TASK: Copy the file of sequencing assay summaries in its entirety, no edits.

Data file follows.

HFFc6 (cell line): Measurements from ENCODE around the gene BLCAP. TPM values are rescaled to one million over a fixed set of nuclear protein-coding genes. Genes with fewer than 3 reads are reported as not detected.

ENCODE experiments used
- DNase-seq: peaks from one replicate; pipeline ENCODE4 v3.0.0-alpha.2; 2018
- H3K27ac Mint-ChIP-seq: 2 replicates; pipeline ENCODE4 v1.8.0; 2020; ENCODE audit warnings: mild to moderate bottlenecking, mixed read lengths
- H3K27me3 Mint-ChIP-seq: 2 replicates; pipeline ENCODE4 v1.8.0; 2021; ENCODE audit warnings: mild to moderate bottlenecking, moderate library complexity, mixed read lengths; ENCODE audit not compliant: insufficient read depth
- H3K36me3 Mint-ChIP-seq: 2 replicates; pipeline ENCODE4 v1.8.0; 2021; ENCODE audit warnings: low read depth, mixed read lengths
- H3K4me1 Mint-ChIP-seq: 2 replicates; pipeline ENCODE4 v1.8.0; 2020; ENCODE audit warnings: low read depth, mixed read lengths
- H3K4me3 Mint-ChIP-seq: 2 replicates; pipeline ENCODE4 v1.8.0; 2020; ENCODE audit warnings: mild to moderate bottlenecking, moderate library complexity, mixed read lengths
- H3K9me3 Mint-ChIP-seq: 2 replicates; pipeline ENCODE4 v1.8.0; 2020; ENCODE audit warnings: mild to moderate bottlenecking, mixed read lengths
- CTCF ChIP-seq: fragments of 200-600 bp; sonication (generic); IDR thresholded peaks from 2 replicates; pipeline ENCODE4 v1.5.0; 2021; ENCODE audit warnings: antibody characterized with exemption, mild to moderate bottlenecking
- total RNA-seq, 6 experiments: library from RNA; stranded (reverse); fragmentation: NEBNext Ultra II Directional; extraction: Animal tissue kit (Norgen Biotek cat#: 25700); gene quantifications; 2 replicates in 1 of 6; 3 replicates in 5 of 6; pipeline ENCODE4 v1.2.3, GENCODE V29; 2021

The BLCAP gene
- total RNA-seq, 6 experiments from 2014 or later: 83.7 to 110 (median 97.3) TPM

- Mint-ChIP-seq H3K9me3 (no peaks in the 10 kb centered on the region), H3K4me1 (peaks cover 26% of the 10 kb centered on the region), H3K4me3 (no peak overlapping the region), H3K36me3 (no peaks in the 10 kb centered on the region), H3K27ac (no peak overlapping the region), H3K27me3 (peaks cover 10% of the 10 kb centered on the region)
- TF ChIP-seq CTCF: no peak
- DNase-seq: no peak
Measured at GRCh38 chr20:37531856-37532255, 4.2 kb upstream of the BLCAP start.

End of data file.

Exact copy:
HFFc6 (cell line): Measurements from ENCODE around the gene BLCAP. TPM values are rescaled to one million over a fixed set of nuclear protein-coding genes. Genes with fewer than 3 reads are reported as not detected.

ENCODE experiments used
- DNase-seq: peaks from one replicate; pipeline ENCODE4 v3.0.0-alpha.2; 2018
- H3K27ac Mint-ChIP-seq: 2 replicates; pipeline ENCODE4 v1.8.0; 2020; ENCODE audit warnings: mild to moderate bottlenecking, mixed read lengths
- H3K27me3 Mint-ChIP-seq: 2 replicates; pipeline ENCODE4 v1.8.0; 2021; ENCODE audit warnings: mild to moderate bottlenecking, moderate library complexity, mixed read lengths; ENCODE audit not compliant: insufficient read depth
- H3K36me3 Mint-ChIP-seq: 2 replicates; pipeline ENCODE4 v1.8.0; 2021; ENCODE audit warnings: low read depth, mixed read lengths
- H3K4me1 Mint-ChIP-seq: 2 replicates; pipeline ENCODE4 v1.8.0; 2020; ENCODE audit warnings: low read depth, mixed read lengths
- H3K4me3 Mint-ChIP-seq: 2 replicates; pipeline ENCODE4 v1.8.0; 2020; ENCODE audit warnings: mild to moderate bottlenecking, moderate library complexity, mixed read lengths
- H3K9me3 Mint-ChIP-seq: 2 replicates; pipeline ENCODE4 v1.8.0; 2020; ENCODE audit warnings: mild to moderate bottlenecking, mixed read lengths
- CTCF ChIP-seq: fragments of 200-600 bp; sonication (generic); IDR thresholded peaks from 2 replicates; pipeline ENCODE4 v1.5.0; 2021; ENCODE audit warnings: antibody characterized with exemption, mild to moderate bottlenecking
- total RNA-seq, 6 experiments: library from RNA; stranded (reverse); fragmentation: NEBNext Ultra II Directional; extraction: Animal tissue kit (Norgen Biotek cat#: 25700); gene quantifications; 2 replicates in 1 of 6; 3 replicates in 5 of 6; pipeline ENCODE4 v1.2.3, GENCODE V29; 2021

The BLCAP gene
- total RNA-seq, 6 experiments from 2014 or later: 83.7 to 110 (median 97.3) TPM

- Mint-ChIP-seq H3K9me3 (no peaks in the 10 kb centered on the region), H3K4me1 (peaks cover 26% of the 10 kb centered on the region), H3K4me3 (no peak overlapping the region), H3K36me3 (no peaks in the 10 kb centered on the region), H3K27ac (no peak overlapping the region), H3K27me3 (peaks cover 10% of the 10 kb centered on the region)
- TF ChIP-seq CTCF: no peak
- DNase-seq: no peak
Measured at GRCh38 chr20:37531856-37532255, 4.2 kb upstream of the BLCAP start.